The judge makes the point that members of other religions truly believe, while members of the FSM don't. But even that's not really true. Members of the FSM truly believe in the tenets of their religion: they truly believe that making special exceptions to the rules to accommodate someone's religion is unfair and unethical. Their practices are designed to bring this perceived injustice to light and are central to their moral code.

Comment Re:They're asking the wrong question (Score 3, Interesting) 585

The right way to ask it is "Do you think Apple should help the FBI, even though it helps Russian hackers get into your phone?"

Except that's not true. This battle has been phrased as the encryption backdoor battle, but they're not at all the same. After all, adding an encryption back door now, wouldn't help the FBI with a phone encrypted before the backdoor was added.

What the court order has asked Apple to do is to create an OS version, to be installed on this one phone to which they have a warrant to, that will remove the feature to automatically delete the contents if the phone if more than ten incorrect password attempts are made, and to allow software to brute force it. Since by default only a 4 digit PIN serves as the key to the encryption, 10,000 combinations shouldn't be a problem.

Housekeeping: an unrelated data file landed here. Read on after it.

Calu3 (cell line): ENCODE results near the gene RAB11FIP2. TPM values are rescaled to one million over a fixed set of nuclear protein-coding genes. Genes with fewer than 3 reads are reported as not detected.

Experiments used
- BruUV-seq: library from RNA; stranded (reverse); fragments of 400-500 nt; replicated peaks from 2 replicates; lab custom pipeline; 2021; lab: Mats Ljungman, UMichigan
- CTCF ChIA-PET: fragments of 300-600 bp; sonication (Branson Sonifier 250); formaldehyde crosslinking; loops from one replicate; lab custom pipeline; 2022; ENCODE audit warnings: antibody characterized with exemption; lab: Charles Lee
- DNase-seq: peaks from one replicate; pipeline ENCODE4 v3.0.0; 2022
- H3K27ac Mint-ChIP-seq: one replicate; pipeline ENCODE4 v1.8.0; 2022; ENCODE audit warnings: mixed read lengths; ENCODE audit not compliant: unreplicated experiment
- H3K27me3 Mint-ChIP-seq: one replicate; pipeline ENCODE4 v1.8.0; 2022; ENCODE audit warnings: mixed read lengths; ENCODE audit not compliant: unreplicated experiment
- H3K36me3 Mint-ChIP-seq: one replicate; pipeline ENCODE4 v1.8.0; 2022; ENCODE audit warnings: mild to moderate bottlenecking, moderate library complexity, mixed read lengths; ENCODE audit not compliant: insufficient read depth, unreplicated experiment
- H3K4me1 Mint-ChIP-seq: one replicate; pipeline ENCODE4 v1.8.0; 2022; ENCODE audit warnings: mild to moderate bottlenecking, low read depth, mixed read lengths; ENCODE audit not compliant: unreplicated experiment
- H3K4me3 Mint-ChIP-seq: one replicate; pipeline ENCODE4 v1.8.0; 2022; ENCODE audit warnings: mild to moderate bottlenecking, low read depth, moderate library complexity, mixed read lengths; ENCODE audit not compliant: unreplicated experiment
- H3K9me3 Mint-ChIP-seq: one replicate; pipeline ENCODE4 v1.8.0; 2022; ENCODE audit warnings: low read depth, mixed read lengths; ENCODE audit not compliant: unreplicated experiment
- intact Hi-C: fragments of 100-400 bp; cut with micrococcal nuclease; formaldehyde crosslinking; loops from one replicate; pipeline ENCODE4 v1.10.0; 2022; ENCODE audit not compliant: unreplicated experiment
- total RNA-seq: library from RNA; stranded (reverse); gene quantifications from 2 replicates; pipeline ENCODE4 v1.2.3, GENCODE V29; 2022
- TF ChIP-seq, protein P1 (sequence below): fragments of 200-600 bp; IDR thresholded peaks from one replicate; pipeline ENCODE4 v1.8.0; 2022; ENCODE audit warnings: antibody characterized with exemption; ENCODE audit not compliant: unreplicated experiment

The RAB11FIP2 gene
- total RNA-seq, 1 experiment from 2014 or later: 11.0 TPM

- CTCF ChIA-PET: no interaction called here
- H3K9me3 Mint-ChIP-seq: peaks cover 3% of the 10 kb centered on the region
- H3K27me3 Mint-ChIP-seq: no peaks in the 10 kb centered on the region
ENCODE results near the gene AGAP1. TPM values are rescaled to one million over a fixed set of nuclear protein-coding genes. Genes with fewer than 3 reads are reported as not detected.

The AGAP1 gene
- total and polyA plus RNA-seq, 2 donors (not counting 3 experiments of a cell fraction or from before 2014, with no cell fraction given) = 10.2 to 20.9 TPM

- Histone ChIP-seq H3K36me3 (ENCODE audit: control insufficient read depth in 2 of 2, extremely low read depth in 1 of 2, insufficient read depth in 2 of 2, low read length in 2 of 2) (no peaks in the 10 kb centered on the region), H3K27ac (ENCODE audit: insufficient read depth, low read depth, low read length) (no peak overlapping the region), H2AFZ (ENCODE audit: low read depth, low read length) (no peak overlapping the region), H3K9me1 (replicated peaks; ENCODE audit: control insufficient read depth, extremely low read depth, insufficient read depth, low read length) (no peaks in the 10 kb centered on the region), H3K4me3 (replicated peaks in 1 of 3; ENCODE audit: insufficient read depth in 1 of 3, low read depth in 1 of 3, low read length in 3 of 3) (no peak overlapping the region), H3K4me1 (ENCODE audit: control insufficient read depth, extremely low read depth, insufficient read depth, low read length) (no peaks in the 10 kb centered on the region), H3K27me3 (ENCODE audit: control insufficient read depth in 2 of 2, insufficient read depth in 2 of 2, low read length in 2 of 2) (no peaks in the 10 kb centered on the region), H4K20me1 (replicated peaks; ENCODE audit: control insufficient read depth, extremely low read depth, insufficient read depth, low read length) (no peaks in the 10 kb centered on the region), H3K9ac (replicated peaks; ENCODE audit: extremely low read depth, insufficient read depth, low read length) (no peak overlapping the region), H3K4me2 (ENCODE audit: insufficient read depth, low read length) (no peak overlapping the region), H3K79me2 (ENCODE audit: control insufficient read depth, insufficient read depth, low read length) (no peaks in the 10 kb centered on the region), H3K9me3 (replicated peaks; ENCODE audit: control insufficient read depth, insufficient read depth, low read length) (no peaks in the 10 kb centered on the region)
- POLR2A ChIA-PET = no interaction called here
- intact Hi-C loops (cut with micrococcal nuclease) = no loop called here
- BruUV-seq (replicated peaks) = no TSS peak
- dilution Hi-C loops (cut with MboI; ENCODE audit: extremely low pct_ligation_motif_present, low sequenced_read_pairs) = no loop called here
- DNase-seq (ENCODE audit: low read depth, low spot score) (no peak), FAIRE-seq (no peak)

The government isn't asking Apple to weaken its encryption. In fact, their current software allows you to disable "simple passcode", and you could have a long, complex password. If you do, Apple can provide everything the government is requesting, and they're still not going to get your data, because they're not going to be able to brute force it. It's up to you to decide whether you want your phone to be encrypted strongly enough to sustain such an attack, or you want the convenience of a short password with content erase policy which will be good enough protection against the average phone thief. For this court order, the government isn't trying to take that right away from you. If they were, I'd side with Apple. As it stands, I think they absolutely have the right to what they are asking.

Comment Re:Here we go. (Score 1) 432

Please explain fully just what you mean. Or are you one of them guys who thinks no really means yes? I ask a women for a date she says no thanks. I ask her the next day she no thanks and please don't ask me again. I would say sorry for having bothered you and move on..YOU...??